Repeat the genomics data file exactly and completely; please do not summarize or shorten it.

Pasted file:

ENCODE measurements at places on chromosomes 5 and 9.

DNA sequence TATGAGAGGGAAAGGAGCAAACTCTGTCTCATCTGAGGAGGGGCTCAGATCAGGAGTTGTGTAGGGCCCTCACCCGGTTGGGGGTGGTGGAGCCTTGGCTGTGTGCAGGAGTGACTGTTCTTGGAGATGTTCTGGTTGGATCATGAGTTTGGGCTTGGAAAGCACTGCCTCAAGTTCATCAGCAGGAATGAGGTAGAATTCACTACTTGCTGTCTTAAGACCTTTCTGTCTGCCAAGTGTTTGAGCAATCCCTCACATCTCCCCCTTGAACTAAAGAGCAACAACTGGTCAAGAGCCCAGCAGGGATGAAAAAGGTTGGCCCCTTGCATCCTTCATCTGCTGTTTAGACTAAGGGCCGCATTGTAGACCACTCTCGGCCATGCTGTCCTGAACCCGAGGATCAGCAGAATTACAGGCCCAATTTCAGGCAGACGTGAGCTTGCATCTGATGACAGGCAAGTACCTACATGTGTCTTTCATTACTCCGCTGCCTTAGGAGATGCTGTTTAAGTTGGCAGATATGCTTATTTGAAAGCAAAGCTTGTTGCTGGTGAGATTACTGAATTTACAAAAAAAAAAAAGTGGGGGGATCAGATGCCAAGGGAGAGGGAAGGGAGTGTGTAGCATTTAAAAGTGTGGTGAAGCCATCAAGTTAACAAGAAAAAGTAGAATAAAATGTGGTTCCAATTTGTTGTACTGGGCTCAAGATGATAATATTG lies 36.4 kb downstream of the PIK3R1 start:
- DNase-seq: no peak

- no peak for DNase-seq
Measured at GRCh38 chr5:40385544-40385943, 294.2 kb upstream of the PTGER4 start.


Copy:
ENCODE measurements at places on chromosomes 5 and 9.

DNA sequence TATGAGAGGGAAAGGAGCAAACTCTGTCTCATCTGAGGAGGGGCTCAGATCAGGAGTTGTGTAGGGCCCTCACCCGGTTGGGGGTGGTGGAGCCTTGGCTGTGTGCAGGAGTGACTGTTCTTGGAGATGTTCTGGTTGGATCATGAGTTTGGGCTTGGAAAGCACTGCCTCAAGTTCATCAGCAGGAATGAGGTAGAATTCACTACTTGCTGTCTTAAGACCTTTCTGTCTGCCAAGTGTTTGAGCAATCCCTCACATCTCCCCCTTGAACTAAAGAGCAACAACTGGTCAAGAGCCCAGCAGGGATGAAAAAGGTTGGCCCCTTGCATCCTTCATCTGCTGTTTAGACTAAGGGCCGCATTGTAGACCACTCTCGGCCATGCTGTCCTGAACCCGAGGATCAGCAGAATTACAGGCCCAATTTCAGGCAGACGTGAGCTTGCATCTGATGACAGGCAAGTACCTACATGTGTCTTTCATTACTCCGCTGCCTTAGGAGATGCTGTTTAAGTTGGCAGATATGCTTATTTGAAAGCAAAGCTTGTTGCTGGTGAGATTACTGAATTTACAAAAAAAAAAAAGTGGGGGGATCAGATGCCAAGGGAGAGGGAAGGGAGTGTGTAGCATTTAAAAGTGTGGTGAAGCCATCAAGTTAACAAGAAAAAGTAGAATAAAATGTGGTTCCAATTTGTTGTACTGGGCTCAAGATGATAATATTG lies 36.4 kb downstream of the PIK3R1 start:
- DNase-seq: no peak

- no peak for DNase-seq
Measured at GRCh38 chr5:40385544-40385943, 294.2 kb upstream of the PTGER4 start.